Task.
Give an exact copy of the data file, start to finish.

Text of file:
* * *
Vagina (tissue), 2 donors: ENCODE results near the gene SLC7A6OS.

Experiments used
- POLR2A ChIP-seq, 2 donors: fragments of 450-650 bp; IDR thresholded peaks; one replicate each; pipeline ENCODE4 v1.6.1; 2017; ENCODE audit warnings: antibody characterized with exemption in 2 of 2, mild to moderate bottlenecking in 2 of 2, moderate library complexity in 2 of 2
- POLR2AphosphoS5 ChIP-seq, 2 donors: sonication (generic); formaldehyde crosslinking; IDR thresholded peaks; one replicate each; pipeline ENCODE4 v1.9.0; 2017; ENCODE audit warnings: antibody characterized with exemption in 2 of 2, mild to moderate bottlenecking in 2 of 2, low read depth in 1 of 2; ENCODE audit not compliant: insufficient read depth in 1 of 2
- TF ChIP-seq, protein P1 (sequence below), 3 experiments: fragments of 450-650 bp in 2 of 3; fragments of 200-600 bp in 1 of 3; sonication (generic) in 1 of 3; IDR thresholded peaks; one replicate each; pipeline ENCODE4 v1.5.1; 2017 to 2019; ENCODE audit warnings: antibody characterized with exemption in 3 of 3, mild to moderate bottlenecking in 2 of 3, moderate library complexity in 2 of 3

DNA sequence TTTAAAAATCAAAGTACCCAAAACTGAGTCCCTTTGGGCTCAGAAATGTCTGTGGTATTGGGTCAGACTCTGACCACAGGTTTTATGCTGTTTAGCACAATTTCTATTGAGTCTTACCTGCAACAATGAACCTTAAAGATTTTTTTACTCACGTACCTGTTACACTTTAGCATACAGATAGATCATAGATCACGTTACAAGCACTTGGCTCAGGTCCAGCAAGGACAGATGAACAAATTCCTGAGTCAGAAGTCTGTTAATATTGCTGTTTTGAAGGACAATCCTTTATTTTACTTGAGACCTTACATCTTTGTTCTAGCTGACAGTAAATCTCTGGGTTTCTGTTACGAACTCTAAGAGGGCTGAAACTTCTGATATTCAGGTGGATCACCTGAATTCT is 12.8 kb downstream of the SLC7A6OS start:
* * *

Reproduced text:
Vagina (tissue), 2 donors: ENCODE results near the gene SLC7A6OS.

Experiments used
- POLR2A ChIP-seq, 2 donors: fragments of 450-650 bp; IDR thresholded peaks; one replicate each; pipeline ENCODE4 v1.6.1; 2017; ENCODE audit warnings: antibody characterized with exemption in 2 of 2, mild to moderate bottlenecking in 2 of 2, moderate library complexity in 2 of 2
- POLR2AphosphoS5 ChIP-seq, 2 donors: sonication (generic); formaldehyde crosslinking; IDR thresholded peaks; one replicate each; pipeline ENCODE4 v1.9.0; 2017; ENCODE audit warnings: antibody characterized with exemption in 2 of 2, mild to moderate bottlenecking in 2 of 2, low read depth in 1 of 2; ENCODE audit not compliant: insufficient read depth in 1 of 2
- TF ChIP-seq, protein P1 (sequence below), 3 experiments: fragments of 450-650 bp in 2 of 3; fragments of 200-600 bp in 1 of 3; sonication (generic) in 1 of 3; IDR thresholded peaks; one replicate each; pipeline ENCODE4 v1.5.1; 2017 to 2019; ENCODE audit warnings: antibody characterized with exemption in 3 of 3, mild to moderate bottlenecking in 2 of 3, moderate library complexity in 2 of 3

DNA sequence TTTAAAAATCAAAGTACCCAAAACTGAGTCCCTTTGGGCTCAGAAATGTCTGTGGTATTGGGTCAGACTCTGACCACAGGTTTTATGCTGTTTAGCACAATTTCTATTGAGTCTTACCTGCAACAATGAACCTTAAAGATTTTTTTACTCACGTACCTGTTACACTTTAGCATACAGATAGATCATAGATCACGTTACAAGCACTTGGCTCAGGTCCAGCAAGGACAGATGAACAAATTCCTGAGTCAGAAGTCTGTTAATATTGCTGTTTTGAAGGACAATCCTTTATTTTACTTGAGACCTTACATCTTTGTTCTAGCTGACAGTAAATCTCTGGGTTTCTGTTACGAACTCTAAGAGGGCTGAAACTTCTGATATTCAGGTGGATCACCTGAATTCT is 12.8 kb downstream of the SLC7A6OS start: